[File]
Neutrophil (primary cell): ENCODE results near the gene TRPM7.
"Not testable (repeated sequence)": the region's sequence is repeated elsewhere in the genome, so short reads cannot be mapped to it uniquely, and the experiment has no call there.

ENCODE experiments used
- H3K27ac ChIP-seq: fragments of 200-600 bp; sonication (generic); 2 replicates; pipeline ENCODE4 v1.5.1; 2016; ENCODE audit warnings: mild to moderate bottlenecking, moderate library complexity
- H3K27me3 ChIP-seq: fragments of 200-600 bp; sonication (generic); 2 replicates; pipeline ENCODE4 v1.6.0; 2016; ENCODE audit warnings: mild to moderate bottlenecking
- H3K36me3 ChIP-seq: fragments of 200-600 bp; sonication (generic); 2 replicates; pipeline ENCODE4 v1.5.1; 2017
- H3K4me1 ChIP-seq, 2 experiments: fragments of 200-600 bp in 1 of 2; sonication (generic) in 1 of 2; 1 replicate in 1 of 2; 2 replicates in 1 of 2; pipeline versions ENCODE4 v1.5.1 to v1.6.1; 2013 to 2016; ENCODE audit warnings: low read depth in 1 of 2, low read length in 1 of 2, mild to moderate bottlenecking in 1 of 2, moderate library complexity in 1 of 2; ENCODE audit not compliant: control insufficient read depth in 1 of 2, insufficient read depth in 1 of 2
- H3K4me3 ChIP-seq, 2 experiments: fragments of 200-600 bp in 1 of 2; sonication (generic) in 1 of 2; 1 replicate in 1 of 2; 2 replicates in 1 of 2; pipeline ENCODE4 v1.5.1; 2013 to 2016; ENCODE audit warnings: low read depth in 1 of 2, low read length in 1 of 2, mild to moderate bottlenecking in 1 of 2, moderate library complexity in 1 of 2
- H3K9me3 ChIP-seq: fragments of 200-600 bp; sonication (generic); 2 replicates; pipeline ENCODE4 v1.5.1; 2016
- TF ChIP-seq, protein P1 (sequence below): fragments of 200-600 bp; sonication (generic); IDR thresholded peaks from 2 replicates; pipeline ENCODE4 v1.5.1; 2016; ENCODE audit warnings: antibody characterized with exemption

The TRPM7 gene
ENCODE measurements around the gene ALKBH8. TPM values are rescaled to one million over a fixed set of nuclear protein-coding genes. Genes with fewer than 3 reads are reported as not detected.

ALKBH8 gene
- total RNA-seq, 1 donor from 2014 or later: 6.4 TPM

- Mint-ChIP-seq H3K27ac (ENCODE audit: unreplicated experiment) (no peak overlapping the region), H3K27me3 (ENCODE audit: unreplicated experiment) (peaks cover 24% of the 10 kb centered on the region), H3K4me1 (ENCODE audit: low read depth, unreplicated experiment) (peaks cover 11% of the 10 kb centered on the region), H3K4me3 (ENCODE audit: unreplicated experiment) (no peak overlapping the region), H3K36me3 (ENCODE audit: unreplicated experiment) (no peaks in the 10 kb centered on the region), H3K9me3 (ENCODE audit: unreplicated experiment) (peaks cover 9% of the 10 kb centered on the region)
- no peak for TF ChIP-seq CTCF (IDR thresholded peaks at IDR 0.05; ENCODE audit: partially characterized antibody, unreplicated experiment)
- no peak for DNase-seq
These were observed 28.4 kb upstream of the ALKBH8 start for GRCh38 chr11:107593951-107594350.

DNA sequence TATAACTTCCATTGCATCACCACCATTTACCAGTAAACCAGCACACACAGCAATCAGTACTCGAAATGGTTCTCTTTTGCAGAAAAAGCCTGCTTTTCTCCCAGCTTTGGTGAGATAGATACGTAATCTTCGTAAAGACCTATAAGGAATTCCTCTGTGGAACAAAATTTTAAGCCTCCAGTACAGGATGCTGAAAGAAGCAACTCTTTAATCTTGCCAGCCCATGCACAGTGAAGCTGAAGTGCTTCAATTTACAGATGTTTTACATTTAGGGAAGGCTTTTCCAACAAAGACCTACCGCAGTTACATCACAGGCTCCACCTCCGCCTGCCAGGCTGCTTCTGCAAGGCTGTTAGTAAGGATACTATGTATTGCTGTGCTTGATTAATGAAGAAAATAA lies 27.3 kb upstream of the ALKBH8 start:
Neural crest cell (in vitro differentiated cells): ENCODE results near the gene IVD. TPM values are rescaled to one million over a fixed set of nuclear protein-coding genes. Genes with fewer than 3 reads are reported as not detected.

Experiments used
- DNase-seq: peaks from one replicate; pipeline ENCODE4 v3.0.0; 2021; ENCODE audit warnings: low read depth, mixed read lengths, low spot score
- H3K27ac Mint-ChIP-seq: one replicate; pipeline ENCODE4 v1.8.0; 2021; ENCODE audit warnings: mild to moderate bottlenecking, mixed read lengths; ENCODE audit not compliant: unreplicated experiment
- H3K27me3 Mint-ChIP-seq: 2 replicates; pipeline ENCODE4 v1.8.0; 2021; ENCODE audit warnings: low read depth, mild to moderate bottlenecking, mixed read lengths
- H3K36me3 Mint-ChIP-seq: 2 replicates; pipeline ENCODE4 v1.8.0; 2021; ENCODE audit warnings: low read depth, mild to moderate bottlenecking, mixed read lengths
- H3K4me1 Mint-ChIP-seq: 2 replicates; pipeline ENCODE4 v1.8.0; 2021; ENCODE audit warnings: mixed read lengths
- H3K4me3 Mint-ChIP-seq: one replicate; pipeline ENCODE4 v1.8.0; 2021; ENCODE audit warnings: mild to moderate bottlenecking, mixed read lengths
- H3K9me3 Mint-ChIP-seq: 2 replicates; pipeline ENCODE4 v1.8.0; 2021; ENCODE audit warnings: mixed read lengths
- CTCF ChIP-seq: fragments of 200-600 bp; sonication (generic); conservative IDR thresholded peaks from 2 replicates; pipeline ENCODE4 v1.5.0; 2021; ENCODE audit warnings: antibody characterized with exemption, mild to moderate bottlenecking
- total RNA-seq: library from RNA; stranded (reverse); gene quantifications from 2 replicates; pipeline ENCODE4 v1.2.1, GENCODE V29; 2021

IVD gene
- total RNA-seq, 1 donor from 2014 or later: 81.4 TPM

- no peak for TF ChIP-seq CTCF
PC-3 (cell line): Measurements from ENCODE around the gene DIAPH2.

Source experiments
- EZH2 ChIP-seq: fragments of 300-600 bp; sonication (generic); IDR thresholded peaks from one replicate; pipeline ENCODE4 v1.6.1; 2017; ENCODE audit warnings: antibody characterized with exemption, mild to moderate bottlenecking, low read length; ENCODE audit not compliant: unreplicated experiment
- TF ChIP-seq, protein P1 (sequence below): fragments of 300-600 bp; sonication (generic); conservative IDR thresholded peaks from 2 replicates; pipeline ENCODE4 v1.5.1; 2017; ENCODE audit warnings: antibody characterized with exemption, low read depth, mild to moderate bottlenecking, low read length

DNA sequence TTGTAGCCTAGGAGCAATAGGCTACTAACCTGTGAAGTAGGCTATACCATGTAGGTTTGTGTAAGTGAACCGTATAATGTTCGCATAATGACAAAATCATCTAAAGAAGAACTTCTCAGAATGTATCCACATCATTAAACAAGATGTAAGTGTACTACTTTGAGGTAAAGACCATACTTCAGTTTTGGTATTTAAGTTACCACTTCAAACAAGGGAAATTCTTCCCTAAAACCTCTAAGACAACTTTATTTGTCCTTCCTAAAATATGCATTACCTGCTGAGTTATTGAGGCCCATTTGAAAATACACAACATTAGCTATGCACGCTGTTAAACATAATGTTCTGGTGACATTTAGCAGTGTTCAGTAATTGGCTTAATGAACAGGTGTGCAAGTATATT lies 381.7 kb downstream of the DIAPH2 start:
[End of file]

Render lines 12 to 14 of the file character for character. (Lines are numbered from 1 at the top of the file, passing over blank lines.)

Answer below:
ENCODE measurements around the gene ALKBH8. TPM values are rescaled to one million over a fixed set of nuclear protein-coding genes. Genes with fewer than 3 reads are reported as not detected.

ALKBH8 gene
- total RNA-seq, 1 donor from 2014 or later: 6.4 TPM